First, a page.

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See also: lus, lús, lûs, and luš



From syncope of Proto-Italic *-elos (source of Classical Latin -ulus),[1] from Proto-Indo-European *-elós, thematized from *-lós.[2]



-lus (feminine -la, neuter -lum); first/second-declension suffix

  1. Alternative form of -ulus

Usage notes[edit]

The suffix -lus is added to a noun to form a diminutive of that noun. As with other Latin diminutive suffixes, the gender of the diminutive regularly matches the gender of the base noun.

This form of the diminutive suffix is used mainly on first-declension or second-declension nouns with stems ending in -ra-/-ro-, -na-/-no-, or -la-/-lo-. After the intervening vowel is lost by syncope, the final consonant of the stem assimilates to the /l/ of the suffix to form geminate /ll/. The vowel before the resulting /ll/ may have a different quality from the vowel that precedes /r/, /n/, or /l/ in the base noun. If the /r/ or /n/ in the base comes after a consonant, a short vowel is inserted before the /ll/ in the diminutive—typically /e/ or /i/. In the oldest formations, these inserted vowels likely developed from regular sound changes that replaced syllabic consonants with vowel-consonant sequences. However, the majority of diminutives ending in -ellus and -illus must have been formed more recently than the stage when the language had syllabic consonants, and therefore took their vowels based on analogy with existing pairs of words rather than developing them by directly passing through the relevant sound changes. Thus, the endings -ellus and -illus had already started to be extended as suffixes in their own right in pre-literary times.

However, if for the sake of morphological analysis we treat diminutives formed from bases in -ra-/-ro-, -na-/-no-, or -la-/-lo- as ending in the suffix -lus, the following generalizations can be made about their vocalism:

Bases with stems ending in -ra-/-ro- preceded by either the short vowel /e/ or by another consonant form their diminutives with /ell/ (per Strodach, the only exception attested in Republican Latin is trānstillum from trānstrum; a second exception attested in Imperial Latin is verētillum/verētilla from verētrum):

liber (book) + ‎-lus → ‎libellus (booklet)
opera (work) + ‎-lus → ‎opella (light work)
cerebrum (brain) + ‎-lus → ‎cerebellum (a small brain)

Bases with stems ending in -na-/-no- preceded by a long vowel retain the quality and probably also the quantity of the long vowel before the geminate /ll/:

catēna (chain) + ‎-lus → ‎catēlla (a little/ornamental chain)
vīnum (wine) + ‎-lus → ‎vīllum (a little wine)
corōna (garland, wreath, crown) + ‎-lus → ‎corōlla (little crown, garland)

Bases with stems ending in -na-/-no- preceded by another consonant form their diminutives most often with /ill/, sometimes with /ell/:

signum (sign, mark, statue) + ‎-lus → ‎sigillum (seal, statuette)

Bases with stems ending in -na-/-no- preceded by the short vowel /i/ form their diminutives with /ell/ (with the exception of māchilla from māchina[3]). This /i/-/e/ alternation likely developed initially from the sound change of vowel reduction, by which original short vowels /e/ or /a/ regularly turned into /i/ in word-medial open syllables but into /e/ in word-medial closed syllables:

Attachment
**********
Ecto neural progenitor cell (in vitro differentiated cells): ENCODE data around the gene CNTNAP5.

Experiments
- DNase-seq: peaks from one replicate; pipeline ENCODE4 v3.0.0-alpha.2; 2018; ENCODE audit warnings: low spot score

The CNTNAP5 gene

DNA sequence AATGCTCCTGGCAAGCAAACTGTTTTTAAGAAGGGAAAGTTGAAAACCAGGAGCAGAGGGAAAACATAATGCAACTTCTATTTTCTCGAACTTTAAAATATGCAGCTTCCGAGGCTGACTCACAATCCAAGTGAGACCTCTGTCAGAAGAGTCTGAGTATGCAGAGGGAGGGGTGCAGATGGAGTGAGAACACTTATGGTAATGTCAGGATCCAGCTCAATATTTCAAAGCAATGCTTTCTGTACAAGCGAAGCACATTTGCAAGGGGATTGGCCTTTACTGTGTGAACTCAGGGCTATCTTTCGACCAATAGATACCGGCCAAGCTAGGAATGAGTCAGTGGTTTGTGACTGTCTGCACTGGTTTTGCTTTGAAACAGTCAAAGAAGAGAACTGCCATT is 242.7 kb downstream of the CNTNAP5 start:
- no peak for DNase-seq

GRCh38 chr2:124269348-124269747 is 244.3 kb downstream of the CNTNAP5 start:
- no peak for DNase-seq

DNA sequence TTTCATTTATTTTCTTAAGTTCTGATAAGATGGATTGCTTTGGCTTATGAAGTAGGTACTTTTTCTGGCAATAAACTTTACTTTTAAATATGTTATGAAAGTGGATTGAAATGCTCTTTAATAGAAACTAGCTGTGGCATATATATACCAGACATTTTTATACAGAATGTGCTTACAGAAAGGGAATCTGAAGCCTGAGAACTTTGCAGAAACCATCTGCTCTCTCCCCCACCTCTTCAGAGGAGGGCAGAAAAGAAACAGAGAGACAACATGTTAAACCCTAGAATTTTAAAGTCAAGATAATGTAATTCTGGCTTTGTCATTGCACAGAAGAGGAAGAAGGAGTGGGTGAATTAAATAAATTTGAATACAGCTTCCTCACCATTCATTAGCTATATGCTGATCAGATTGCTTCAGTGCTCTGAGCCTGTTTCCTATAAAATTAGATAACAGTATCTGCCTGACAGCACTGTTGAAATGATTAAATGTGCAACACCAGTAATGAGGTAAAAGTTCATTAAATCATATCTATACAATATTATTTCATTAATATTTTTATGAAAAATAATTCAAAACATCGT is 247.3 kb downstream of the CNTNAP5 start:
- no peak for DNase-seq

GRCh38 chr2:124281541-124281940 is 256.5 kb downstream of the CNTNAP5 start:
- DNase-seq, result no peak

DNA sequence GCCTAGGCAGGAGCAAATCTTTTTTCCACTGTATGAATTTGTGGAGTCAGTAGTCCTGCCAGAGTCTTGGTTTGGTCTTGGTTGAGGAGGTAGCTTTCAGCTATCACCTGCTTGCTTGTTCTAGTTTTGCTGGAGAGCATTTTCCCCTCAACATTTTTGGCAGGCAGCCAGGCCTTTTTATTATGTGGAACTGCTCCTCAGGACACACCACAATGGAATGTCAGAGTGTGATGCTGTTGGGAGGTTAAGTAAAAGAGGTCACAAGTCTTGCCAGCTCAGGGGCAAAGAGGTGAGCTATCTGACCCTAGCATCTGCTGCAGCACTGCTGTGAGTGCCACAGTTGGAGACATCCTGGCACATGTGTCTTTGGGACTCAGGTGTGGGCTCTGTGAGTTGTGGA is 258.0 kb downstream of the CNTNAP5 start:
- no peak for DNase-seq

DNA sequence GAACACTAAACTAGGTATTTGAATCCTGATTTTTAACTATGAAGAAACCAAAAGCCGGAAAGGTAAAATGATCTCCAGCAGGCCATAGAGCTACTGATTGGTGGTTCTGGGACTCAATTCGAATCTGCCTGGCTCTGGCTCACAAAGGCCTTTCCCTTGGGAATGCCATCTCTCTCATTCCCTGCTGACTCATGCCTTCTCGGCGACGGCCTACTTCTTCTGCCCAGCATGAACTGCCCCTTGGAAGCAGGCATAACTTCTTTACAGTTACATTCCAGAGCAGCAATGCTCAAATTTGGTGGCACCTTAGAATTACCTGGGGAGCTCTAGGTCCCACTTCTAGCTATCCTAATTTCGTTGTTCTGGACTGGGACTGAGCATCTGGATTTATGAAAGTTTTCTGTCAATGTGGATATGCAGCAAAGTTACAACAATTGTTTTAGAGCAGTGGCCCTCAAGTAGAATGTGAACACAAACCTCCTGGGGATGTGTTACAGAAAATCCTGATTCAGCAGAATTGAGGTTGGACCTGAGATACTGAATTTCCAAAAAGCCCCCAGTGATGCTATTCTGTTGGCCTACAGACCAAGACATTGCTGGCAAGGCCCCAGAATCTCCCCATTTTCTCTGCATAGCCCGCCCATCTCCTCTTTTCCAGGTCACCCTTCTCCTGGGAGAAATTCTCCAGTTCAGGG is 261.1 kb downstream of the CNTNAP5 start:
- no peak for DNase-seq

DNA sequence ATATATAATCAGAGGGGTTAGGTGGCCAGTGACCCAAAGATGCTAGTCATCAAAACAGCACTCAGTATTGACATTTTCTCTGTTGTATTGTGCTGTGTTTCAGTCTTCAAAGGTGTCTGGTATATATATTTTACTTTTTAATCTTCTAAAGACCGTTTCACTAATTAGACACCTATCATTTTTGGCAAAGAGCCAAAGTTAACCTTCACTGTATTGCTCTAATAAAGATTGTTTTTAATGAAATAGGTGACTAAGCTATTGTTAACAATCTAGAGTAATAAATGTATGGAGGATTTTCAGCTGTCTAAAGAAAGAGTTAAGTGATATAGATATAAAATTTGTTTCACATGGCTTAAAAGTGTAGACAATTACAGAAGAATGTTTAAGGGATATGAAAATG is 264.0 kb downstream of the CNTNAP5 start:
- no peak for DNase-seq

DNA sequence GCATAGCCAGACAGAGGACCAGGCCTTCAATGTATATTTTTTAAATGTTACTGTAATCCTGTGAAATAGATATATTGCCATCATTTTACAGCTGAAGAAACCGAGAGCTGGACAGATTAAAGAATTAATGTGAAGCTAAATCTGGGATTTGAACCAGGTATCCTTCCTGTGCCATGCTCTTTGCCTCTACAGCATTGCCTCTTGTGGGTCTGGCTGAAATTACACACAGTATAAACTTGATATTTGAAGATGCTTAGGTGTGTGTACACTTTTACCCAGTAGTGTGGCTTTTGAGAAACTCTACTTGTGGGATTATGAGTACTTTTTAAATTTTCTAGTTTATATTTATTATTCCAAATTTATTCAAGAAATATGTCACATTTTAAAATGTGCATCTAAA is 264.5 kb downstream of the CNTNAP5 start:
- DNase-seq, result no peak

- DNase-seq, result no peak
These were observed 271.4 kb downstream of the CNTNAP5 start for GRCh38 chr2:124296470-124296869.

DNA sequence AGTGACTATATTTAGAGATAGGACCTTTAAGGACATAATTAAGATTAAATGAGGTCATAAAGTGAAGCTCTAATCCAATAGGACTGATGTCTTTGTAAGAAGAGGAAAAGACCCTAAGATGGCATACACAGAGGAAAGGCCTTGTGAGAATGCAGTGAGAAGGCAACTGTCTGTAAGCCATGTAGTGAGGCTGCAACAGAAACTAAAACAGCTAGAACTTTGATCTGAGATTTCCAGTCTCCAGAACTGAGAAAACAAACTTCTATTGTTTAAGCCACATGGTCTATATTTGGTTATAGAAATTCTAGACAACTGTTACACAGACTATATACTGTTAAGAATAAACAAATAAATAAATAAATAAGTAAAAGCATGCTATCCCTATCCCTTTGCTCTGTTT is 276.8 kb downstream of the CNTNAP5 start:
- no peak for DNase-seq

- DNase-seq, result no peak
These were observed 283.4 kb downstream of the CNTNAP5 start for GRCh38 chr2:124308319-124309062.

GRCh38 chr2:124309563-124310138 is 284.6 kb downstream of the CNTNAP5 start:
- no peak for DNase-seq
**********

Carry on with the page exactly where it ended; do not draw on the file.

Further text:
asinus (ass, donkey) + ‎-lus → ‎asellus (small (or young) ass, donkey)
fēmina (woman, female) + ‎-lus → ‎fēmella (girl, young woman)

Bases with stems ending in -la-/-lo- preceded by the short vowel /u/ sometimes form their diminutives with /ell/ and sometimes in /ill/:

oculus (eye) + ‎-lus → ‎ocellus (little eye)
ancula (maidservant) + ‎-lus → ‎ancilla (maid, slave girl)
porcus (pig) + ‎-lus → ‎porculus (young pig, little pig, piglet), ‎porculus + ‎-lus → ‎porcellus (little pig, piglet)

In some words, the base but not the diminutive shows the effect of sound changes on consonant clusters:

scamnum (stool) + ‎-lus → ‎scabillum (footstool) (base originally had -bn-, which turned into -mn- by regressive assimilation to nasality)
vannus (winnowing basket) + ‎-lus → ‎vatillum (shovel) (base originally had -tn-, which turned into -nn- by regressive assimilation to nasality)
māla (cheekbone, jaw) + ‎-lus → ‎maxilla (jawbone) (base originally had -ksl-, which turned into -◌̄l- by lenition of s-final clusters before voiced consonants)

A few third-declension nouns with stems ending in -r- or -n- may form diminutives with -lus:

homō (man (human being)) + ‎-lus → ‎homullus (little man)
frāter (brother) + ‎-lus → ‎frātellus (brother)


First/second-declension adjective.

Number Singular Plural
Case / Gender Masculine Feminine Neuter Masculine Feminine Neuter
Nominative -lus -la -lum -lī -lae -la
Genitive -lī -lae -lī -lōrum -lārum -lōrum
Dative -lō -lō -līs
Accusative -lum -lam -lum -lōs -lās -la
Ablative -lō -lā -lō -līs
Vocative -le -la -lum -lī -lae -la

Derived terms[edit]


  1. ^ "Latin Diminutives in -Ello/A- and -Illo/A-: A Study in Diminutive Formation." George Kleppinger Strodach. Language, Vol. 9, No. 1, Language Dissertation No. 14 (Mar., 1933), pp. 7-98. Linguistic Society of America, http://www.jstor.org/stable/522000
  2. ^ de Goede, Tim (2014), de Vaan, Michiel, editors, Derivational Morphology: New Perspectives on the Italo-Celtic Hypothesis (Research master thesis)[1], Leiden University, pages 14-15
  3. ^ "The Formation of Latin Diminutives of Nouns and Adjectives," Ian Andreas Miller, ResearchGate, Jan 2012